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The Brood Patch
Incubating the Eggs
Bill Hilton Jr, who has banded almost 46,000 birds at the Hilton Pond Center, is holding this female robin on her back in his hand. He is blowing on her tummy feathers to show the brood patch. When no one is blowing on them, the outer feathers keep the brood patch hidden. The robin can control her skin muscles to open the feathers, so she can put the brood patch directly on her eggs for incubating.
Photo:
Bill Hilton, Jr.

Birds have feathers for insulation — to keep body heat in, and the cold and rain out. But the same feathers that hold a mother bird's heat in could keep her body's heat away from her eggs and her babies! What can she do to share her body warmth when she's incubating eggs? This lesson tells you about her special adaptation, the brood patch (also called the incubation patch). Learn how it works and how banders can look at the brood patch to get information about a bird.

A Little Background About Feathers
A bird's outer body feathers, called contour feathers, are designed to give the bird its shape and to make a barrier between the bird's inner, insulating feathers (down feathers) and the outside world. These outer feathers work like a windbreaker jacket. The inner, down feathers work like the warm sweater under the jacket, to trap the body's warmth. Birds have down feathers covering much of their bodies, but we usually can't see those feathers under the contour feathers. A tiny muscle attaches to each feather, so birds can fluff out their plumage, or even "part it" in places.

How the Brood Patch Develops
Most female birds, and some males, develop a brood patch during the breeding season. Changes in hormone levels during the nesting season start the process. Down feathers on the bird's tummy, and even some contour feathers, suddenly get very loose. In some species, those feathers just fall out. In other species the mother pulls them out. Ducks pull them out while building the nest and use them to make the nest soft and extra warm. Gulls and shorebirds often have three brood patches. Songbirds and hummingbirds have one that heats all the eggs.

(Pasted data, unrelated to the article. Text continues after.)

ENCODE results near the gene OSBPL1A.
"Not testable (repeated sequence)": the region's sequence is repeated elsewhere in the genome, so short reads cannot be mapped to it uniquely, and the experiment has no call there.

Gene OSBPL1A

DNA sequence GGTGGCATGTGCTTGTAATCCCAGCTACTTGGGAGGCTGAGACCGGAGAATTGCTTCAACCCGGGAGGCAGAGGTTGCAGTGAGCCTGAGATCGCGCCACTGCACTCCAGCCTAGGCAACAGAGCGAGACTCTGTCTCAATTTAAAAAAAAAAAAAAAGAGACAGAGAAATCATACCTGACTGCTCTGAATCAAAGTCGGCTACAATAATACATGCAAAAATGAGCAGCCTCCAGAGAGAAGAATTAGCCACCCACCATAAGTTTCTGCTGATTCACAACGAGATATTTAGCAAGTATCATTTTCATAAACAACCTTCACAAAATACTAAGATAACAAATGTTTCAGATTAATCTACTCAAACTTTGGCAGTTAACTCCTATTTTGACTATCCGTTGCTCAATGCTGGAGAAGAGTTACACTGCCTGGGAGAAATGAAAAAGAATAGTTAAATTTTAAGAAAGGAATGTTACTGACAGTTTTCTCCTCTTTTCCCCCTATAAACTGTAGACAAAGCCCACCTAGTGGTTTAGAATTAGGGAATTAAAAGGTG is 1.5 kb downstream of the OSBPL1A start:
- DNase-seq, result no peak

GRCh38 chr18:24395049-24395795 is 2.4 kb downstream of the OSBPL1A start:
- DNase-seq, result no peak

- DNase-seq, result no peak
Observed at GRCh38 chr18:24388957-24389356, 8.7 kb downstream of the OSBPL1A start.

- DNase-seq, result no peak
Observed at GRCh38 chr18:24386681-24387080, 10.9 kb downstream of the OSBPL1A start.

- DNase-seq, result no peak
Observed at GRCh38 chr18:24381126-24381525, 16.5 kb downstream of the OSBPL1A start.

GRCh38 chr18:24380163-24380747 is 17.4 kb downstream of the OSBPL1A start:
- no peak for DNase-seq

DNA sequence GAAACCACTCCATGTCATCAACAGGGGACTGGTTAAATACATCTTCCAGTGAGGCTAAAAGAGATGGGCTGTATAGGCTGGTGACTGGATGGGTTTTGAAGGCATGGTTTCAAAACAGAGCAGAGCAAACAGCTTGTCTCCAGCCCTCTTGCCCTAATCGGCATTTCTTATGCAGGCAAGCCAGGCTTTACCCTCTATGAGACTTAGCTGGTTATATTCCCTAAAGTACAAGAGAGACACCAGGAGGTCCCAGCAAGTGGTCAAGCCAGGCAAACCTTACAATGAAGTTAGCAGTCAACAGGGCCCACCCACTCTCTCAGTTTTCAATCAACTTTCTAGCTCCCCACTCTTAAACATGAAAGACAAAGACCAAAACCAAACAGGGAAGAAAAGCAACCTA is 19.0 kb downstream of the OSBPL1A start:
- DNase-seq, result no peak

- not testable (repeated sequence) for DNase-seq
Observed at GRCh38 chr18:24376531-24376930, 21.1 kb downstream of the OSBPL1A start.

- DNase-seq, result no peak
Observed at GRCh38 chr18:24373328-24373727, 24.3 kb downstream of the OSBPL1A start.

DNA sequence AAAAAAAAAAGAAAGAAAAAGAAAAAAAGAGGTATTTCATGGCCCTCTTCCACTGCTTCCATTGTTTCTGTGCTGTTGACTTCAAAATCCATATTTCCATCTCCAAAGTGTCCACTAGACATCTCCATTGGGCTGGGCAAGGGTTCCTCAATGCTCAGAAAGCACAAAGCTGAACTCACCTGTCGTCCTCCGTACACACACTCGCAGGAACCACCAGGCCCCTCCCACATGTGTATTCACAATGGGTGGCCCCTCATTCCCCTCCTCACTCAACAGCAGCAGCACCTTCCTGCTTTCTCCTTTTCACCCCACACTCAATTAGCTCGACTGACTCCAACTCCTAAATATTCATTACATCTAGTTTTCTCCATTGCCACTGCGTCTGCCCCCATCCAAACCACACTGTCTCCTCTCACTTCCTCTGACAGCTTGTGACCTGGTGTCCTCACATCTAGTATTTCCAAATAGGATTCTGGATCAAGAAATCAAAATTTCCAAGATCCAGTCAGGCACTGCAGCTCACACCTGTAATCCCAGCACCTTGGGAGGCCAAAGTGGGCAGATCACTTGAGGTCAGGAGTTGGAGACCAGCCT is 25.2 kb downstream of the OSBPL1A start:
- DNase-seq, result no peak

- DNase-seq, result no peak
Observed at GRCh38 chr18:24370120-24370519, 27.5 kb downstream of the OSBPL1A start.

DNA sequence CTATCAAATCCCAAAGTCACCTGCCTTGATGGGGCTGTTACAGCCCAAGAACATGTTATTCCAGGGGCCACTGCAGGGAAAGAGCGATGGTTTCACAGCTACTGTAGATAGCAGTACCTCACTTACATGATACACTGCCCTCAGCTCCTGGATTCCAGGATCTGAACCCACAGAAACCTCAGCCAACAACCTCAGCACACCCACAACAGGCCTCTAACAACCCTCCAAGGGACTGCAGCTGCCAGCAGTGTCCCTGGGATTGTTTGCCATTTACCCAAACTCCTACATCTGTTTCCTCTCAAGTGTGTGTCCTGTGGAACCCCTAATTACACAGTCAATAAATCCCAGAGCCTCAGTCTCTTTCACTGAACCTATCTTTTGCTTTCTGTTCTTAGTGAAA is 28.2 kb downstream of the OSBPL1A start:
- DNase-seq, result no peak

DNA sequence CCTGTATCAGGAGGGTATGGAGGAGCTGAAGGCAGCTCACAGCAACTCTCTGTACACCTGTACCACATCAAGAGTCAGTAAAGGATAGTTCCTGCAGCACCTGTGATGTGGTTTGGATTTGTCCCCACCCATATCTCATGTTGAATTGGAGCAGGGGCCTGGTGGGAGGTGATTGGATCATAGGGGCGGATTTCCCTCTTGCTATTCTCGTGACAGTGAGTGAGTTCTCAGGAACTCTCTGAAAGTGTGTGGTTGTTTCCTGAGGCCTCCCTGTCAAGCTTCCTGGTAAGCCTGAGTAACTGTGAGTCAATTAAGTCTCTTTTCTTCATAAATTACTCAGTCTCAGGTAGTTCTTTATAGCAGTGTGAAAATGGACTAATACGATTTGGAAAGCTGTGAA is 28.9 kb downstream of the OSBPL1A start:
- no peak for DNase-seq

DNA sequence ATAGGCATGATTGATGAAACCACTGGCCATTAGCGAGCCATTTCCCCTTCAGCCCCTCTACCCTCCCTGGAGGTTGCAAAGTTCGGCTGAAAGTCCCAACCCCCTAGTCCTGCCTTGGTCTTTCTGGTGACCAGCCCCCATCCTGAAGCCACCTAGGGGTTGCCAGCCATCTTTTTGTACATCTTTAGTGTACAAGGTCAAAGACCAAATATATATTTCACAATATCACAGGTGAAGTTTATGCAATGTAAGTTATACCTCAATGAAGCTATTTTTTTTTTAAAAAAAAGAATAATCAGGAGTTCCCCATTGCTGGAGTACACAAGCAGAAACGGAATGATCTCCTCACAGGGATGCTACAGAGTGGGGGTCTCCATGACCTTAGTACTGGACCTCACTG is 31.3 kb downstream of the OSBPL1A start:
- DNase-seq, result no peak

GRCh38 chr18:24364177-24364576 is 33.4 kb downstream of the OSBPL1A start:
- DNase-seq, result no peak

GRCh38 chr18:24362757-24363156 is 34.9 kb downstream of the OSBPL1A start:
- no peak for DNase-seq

When the feathers fall out, other changes happen too. The tissue in the tummy area swells. The tissues hold more water, and the blood vessels that feed the skin expand. These changes make the bird's tummy skin almost as hot as the body's interior.

Which Parent Develops a Brood Patch?
In most songbirds, only the female develops a brood patch, but in a few species the male also does. In species such as hummingbirds, robins, and jays, only the female incubates eggs. In these species only the female develops a brood patch. In a few species, such as phalaropes, only the male incubates; he's the only one who develops a brood patch. In Barn Swallows, males sometimes help with incubation, but not always. Those male Barn Swallows that do a lot of incubating often develop a brood patch.

How the Brood Patch Works
When an incubating parent sits on the eggs, the skin muscles open up the brood patch. Then the parent sits down and wiggles its body back and forth a bit. The sensitive skin feels for the eggs so the parent can settle where the skin makes best contact with the eggs.


National Science Education Standards

  • Plants and animals have life cycles that include being born, developing into adults, reproducing, and eventually dying.
  • Each plant or animal has different structures that serve different functions in growth, survival, reproduction.


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